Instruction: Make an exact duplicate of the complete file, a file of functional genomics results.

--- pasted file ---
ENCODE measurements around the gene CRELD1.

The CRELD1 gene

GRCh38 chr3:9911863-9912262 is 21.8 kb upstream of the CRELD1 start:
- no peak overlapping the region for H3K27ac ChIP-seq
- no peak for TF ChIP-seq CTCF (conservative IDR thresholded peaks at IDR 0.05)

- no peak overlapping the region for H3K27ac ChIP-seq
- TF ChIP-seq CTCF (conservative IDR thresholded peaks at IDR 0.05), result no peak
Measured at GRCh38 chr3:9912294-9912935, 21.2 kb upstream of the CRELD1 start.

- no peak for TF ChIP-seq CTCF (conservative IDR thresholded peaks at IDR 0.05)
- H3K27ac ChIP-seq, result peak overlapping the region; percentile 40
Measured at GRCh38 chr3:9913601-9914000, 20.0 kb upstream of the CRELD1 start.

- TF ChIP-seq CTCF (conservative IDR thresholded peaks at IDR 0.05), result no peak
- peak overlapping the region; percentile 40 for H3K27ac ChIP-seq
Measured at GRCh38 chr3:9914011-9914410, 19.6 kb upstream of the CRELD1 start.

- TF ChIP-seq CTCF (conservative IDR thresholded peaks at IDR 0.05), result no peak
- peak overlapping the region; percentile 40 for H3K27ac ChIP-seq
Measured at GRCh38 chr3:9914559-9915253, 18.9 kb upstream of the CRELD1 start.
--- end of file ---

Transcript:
ENCODE measurements around the gene CRELD1.

The CRELD1 gene

GRCh38 chr3:9911863-9912262 is 21.8 kb upstream of the CRELD1 start:
- no peak overlapping the region for H3K27ac ChIP-seq
- no peak for TF ChIP-seq CTCF (conservative IDR thresholded peaks at IDR 0.05)

- no peak overlapping the region for H3K27ac ChIP-seq
- TF ChIP-seq CTCF (conservative IDR thresholded peaks at IDR 0.05), result no peak
Measured at GRCh38 chr3:9912294-9912935, 21.2 kb upstream of the CRELD1 start.

- no peak for TF ChIP-seq CTCF (conservative IDR thresholded peaks at IDR 0.05)
- H3K27ac ChIP-seq, result peak overlapping the region; percentile 40
Measured at GRCh38 chr3:9913601-9914000, 20.0 kb upstream of the CRELD1 start.

- TF ChIP-seq CTCF (conservative IDR thresholded peaks at IDR 0.05), result no peak
- peak overlapping the region; percentile 40 for H3K27ac ChIP-seq
Measured at GRCh38 chr3:9914011-9914410, 19.6 kb upstream of the CRELD1 start.

- TF ChIP-seq CTCF (conservative IDR thresholded peaks at IDR 0.05), result no peak
- peak overlapping the region; percentile 40 for H3K27ac ChIP-seq
Measured at GRCh38 chr3:9914559-9915253, 18.9 kb upstream of the CRELD1 start.